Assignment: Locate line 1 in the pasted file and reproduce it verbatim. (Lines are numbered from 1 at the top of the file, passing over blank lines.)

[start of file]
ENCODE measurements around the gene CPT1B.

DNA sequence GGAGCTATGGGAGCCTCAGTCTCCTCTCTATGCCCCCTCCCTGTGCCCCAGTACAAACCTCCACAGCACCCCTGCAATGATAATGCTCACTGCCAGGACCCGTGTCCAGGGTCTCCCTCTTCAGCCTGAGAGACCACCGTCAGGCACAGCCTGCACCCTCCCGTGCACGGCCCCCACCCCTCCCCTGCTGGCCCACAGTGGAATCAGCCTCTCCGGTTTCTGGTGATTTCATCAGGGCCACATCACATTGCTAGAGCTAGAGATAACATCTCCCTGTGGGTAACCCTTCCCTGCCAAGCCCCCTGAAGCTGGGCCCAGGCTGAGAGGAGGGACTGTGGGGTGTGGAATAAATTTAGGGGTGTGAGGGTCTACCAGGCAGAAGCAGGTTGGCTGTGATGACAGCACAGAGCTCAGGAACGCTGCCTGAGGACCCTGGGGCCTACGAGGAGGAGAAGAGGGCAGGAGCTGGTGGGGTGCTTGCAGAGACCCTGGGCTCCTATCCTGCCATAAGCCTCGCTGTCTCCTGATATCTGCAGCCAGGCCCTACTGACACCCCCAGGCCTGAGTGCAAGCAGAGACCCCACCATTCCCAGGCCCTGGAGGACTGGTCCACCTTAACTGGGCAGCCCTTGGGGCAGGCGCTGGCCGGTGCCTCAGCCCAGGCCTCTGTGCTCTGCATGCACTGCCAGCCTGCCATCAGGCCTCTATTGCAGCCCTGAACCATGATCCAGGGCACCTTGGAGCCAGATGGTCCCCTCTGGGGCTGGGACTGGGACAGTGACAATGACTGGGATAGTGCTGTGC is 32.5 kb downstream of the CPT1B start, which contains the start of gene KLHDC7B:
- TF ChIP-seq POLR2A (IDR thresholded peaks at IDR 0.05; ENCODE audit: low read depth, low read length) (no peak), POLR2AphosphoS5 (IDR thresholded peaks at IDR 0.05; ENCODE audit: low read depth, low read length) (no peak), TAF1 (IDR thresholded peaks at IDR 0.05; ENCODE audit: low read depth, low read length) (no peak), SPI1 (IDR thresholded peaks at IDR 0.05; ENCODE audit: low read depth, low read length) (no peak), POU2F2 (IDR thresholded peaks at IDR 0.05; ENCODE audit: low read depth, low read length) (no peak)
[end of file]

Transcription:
ENCODE measurements around the gene CPT1B.